End of Altivec PowerPC digital signal processing chip spells headache for Serial RapidIO designers

By Joseph Normandin
Posted by John McHale

The next-generation PowerPC family from Freescale, the QorIQ , has a new CPU core -- the e500 -- which does not support the Altivec engine that commercial off the shelf (COTS) single board computer suppliers rely on for many of their military digital signal processing (DSP) systems. The Altivec is not being end-of-lifed, it is just not being offered in Freescale's next generation chip.

Designers that produce Serial RapidIO switched fabric interconnect products are especially concerned as the main alternative -- Intel's family of multicore devices with SSE -- do not have Serial RapidIO (SRIO) end points because Intel does not see the demand form the majority of their customer base, Michael Stern of GE Fanuc Intelligent Platforms told me. I was interviewing Stern for a Technology Focus feature on I/O that will appear in our September issue of Military & Aerospace Electronics magazine.

Stern says "whereas Freescale and Texas Instruments and other chip vendors have seen demand for Serial RapidIO enabled end points from a significant segment of their market -- defense and telecommunications -- Intel has not so far seen the need to support SRIO on chip."

This is not surprising as SRIO is most popular among military signal processing designers. During a panel discussion at our Military & Aerospace Electronics Forum conference last year Ron Parker of Intel said that the defense industry represents less than one percent of Intel's business.

Stern and others I talked to for the story agreed that going forward COTS embedded single-board computer suppliers will need to support multiple serial interconnect fabrics in addition to SRIO such as Gigabit Ethernet, 10 Gigabit Ethernet, and PCI Express -- all of which Intel does support.

Some companies are working around this issue with a PCI Express to SRIO bridge/switch device but these devices are not yet available and those designing them are tight-lipped about what they are tinkering with.

Another solution Stern says is to offer FPGA based solutions that deploy custom IP to get from PCI Express to SRIO, however FPGA based solutions present a challenge because they "are costly in terms of power budget and card real estate."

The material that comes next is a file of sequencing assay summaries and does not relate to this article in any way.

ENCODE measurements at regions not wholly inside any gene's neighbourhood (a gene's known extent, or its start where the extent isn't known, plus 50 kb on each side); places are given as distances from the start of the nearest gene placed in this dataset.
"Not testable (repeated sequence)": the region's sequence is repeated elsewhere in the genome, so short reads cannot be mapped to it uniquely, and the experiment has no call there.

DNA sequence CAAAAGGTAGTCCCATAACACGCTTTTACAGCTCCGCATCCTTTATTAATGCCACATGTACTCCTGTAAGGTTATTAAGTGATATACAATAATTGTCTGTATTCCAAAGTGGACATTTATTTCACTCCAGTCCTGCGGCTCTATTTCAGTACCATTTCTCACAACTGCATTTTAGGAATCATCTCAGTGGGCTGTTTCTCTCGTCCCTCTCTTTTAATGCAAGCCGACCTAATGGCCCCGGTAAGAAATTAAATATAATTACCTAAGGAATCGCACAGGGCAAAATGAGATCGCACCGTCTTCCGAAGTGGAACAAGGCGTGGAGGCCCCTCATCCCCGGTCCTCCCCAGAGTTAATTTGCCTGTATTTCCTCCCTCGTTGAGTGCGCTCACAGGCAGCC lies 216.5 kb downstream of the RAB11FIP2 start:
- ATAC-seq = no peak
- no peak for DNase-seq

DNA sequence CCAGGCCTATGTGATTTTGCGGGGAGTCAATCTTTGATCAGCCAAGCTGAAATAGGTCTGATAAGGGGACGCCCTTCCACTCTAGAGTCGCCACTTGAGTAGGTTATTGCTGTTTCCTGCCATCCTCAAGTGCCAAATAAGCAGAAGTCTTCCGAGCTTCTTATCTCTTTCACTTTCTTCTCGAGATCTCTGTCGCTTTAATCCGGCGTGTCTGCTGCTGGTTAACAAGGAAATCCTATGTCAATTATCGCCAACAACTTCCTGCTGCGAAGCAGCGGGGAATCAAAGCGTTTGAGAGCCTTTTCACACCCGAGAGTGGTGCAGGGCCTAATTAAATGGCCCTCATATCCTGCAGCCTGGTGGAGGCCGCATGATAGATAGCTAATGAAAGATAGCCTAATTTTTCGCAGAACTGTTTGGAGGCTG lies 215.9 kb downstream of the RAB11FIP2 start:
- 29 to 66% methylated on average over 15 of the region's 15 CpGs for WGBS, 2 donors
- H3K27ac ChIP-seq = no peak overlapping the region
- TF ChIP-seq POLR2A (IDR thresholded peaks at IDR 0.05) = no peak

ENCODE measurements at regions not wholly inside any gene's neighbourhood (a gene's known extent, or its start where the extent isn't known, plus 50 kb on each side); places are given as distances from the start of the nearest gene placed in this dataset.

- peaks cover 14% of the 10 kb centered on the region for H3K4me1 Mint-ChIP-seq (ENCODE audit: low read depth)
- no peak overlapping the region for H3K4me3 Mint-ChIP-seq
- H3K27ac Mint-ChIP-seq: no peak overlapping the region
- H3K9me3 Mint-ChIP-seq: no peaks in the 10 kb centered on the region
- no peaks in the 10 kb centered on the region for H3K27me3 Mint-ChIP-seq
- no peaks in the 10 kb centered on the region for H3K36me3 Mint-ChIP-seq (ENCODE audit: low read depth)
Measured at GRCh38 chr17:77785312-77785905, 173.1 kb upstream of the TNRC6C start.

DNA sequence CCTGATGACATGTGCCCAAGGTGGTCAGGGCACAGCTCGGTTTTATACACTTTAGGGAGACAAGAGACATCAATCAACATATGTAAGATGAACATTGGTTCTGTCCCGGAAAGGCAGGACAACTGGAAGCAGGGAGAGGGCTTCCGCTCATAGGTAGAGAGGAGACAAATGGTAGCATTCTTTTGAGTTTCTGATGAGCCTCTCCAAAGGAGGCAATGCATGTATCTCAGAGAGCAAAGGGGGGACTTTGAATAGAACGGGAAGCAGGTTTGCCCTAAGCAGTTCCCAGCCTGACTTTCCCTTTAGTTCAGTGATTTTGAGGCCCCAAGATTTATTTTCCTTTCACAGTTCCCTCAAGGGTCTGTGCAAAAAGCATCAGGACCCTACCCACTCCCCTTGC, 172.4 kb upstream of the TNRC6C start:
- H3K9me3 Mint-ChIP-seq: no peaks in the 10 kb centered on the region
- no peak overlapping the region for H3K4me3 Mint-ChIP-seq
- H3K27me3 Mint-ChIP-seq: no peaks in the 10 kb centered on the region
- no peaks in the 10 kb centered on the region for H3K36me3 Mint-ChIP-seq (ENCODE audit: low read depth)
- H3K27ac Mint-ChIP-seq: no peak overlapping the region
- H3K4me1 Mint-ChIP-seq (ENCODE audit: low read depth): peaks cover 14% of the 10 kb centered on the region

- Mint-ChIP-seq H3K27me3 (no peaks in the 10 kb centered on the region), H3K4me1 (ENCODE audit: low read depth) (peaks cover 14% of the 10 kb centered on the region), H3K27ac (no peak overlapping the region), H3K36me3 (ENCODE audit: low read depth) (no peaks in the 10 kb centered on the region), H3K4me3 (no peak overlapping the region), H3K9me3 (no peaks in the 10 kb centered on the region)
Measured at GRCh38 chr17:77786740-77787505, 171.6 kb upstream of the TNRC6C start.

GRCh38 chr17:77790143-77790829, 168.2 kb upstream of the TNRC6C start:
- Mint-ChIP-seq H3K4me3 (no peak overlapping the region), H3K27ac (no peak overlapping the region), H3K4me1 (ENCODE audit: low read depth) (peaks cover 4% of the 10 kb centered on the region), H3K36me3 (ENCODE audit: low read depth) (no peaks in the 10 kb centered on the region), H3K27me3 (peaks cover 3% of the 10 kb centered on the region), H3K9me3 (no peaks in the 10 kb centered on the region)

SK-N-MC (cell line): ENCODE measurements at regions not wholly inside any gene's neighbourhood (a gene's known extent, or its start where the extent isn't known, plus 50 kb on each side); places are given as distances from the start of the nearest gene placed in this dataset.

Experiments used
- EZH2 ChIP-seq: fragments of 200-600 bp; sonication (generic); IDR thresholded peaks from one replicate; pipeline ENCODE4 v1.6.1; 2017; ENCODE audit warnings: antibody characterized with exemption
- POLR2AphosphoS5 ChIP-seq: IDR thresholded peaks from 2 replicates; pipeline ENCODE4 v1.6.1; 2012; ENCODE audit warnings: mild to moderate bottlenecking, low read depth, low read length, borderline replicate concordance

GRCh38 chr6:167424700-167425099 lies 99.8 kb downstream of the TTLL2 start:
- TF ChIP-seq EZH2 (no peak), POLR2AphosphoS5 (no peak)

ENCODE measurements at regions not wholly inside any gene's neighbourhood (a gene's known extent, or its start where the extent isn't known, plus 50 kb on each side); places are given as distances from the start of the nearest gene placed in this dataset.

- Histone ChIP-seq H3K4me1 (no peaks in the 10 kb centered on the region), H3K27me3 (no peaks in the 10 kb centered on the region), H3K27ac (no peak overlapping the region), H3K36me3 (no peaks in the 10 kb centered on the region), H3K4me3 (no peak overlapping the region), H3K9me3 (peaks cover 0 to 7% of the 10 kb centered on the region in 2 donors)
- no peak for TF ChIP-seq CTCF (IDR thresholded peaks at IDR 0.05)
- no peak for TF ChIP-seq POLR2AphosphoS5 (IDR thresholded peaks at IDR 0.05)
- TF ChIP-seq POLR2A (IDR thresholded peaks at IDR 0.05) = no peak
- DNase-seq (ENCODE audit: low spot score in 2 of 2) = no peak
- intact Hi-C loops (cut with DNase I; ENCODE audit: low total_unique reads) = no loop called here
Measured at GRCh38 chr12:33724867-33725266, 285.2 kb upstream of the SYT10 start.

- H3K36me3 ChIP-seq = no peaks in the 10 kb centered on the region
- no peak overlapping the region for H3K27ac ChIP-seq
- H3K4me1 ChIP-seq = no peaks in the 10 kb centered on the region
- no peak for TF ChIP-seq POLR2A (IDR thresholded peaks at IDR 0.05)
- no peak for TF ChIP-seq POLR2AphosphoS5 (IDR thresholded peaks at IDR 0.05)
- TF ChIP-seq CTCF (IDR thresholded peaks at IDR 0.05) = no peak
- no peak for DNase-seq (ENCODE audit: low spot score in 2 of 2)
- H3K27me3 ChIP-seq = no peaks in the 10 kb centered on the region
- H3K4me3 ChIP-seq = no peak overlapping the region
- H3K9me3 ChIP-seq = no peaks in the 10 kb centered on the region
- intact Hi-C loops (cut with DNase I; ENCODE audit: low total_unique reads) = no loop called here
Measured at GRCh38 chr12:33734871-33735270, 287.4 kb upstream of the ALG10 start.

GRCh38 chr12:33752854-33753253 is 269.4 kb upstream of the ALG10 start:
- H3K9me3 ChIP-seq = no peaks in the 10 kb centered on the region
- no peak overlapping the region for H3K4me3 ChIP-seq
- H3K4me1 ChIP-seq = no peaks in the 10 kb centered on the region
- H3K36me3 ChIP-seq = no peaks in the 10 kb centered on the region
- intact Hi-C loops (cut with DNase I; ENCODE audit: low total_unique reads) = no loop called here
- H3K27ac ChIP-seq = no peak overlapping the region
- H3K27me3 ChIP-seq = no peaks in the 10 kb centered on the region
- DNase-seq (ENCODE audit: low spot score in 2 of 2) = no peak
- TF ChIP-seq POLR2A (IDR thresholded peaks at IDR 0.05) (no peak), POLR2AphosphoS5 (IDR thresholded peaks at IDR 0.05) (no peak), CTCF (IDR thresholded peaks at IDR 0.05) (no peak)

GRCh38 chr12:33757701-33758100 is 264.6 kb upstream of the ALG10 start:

In the mean time Freescale's QorIQ will be relevant to defense applications where the Altivec unit is not used, such as image processing, but not in intensive DSP applications, Stern says.

I'd love to hear what all of you think about this situation, so please feel free to comment.

Easily post a comment below using your Linkedin, Twitter, Google or Facebook account.

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The Mil & Aero Bloggers

John Keller is editor-in-chief of Military & Aerospace Electronics magazine, which provides extensive coverage and analysis of enabling electronic and optoelectronic technologies in military, space, and commercial aviation applications. A member of the Military & Aerospace Electronics staff since the magazine's founding in 1989, Mr. Keller took over as chief editor in 1995.

Ernesto Burden is the publisher of PennWell’s Aerospace & Defense Media Group, including Military & Aerospace Electronics, Avionics Intelligence and Avionics Europe.  He’s a father of four, a runner, and an avid digital media enthusiast with a deep background in the intersection of media publishing, digital technology, and social media. He can be reached at ernestob@pennwell.com and on Twitter @aero_ernesto.

Courtney E. Howard, as executive editor, enjoys writing about all things electronics and avionics in PennWell’s burgeoning Aerospace and Defense Group, which encompasses Military & Aerospace Electronics, Avionics Intelligence, the Avionics Europe conference, and much more. She’s also a self-proclaimed social-media maven, mil-aero nerd, and avid avionics geek. Connect with Courtney at Courtney@Pennwell.com, @coho on Twitter, and on LinkedIn.

Mil & Aero Magazine

December 2013
Volume 24, Issue 12
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